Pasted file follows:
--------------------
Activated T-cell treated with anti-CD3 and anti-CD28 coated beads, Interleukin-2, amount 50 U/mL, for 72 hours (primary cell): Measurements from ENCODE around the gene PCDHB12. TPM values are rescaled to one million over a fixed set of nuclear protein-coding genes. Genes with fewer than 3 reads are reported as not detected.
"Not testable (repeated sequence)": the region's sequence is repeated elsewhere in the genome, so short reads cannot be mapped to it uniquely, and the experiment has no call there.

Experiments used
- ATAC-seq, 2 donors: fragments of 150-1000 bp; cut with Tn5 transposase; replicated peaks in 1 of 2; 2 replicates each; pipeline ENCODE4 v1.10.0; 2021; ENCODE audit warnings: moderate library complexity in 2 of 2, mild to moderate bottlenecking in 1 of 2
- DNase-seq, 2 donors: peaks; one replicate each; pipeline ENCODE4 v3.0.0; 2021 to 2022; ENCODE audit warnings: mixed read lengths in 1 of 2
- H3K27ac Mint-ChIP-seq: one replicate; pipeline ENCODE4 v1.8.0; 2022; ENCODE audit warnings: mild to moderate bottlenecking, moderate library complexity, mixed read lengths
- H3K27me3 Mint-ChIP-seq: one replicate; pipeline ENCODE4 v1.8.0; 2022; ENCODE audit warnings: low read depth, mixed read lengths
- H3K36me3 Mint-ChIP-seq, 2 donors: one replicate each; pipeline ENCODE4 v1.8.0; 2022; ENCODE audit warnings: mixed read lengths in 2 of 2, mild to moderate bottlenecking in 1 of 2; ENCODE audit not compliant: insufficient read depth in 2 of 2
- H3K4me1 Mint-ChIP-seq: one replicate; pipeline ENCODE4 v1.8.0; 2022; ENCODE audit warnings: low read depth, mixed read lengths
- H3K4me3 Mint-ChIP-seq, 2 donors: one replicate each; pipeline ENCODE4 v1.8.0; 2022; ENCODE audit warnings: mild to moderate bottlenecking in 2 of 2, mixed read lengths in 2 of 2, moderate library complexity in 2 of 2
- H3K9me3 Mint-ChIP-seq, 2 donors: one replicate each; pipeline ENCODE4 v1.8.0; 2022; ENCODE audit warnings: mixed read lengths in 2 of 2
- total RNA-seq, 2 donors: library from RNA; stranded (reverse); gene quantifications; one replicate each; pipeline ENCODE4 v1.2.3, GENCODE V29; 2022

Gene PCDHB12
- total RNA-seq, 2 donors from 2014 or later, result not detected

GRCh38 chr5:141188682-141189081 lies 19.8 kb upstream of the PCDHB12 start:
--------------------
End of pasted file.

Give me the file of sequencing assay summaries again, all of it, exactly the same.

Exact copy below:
Activated T-cell treated with anti-CD3 and anti-CD28 coated beads, Interleukin-2, amount 50 U/mL, for 72 hours (primary cell): Measurements from ENCODE around the gene PCDHB12. TPM values are rescaled to one million over a fixed set of nuclear protein-coding genes. Genes with fewer than 3 reads are reported as not detected.
"Not testable (repeated sequence)": the region's sequence is repeated elsewhere in the genome, so short reads cannot be mapped to it uniquely, and the experiment has no call there.

Experiments used
- ATAC-seq, 2 donors: fragments of 150-1000 bp; cut with Tn5 transposase; replicated peaks in 1 of 2; 2 replicates each; pipeline ENCODE4 v1.10.0; 2021; ENCODE audit warnings: moderate library complexity in 2 of 2, mild to moderate bottlenecking in 1 of 2
- DNase-seq, 2 donors: peaks; one replicate each; pipeline ENCODE4 v3.0.0; 2021 to 2022; ENCODE audit warnings: mixed read lengths in 1 of 2
- H3K27ac Mint-ChIP-seq: one replicate; pipeline ENCODE4 v1.8.0; 2022; ENCODE audit warnings: mild to moderate bottlenecking, moderate library complexity, mixed read lengths
- H3K27me3 Mint-ChIP-seq: one replicate; pipeline ENCODE4 v1.8.0; 2022; ENCODE audit warnings: low read depth, mixed read lengths
- H3K36me3 Mint-ChIP-seq, 2 donors: one replicate each; pipeline ENCODE4 v1.8.0; 2022; ENCODE audit warnings: mixed read lengths in 2 of 2, mild to moderate bottlenecking in 1 of 2; ENCODE audit not compliant: insufficient read depth in 2 of 2
- H3K4me1 Mint-ChIP-seq: one replicate; pipeline ENCODE4 v1.8.0; 2022; ENCODE audit warnings: low read depth, mixed read lengths
- H3K4me3 Mint-ChIP-seq, 2 donors: one replicate each; pipeline ENCODE4 v1.8.0; 2022; ENCODE audit warnings: mild to moderate bottlenecking in 2 of 2, mixed read lengths in 2 of 2, moderate library complexity in 2 of 2
- H3K9me3 Mint-ChIP-seq, 2 donors: one replicate each; pipeline ENCODE4 v1.8.0; 2022; ENCODE audit warnings: mixed read lengths in 2 of 2
- total RNA-seq, 2 donors: library from RNA; stranded (reverse); gene quantifications; one replicate each; pipeline ENCODE4 v1.2.3, GENCODE V29; 2022

Gene PCDHB12
- total RNA-seq, 2 donors from 2014 or later, result not detected

GRCh38 chr5:141188682-141189081 lies 19.8 kb upstream of the PCDHB12 start: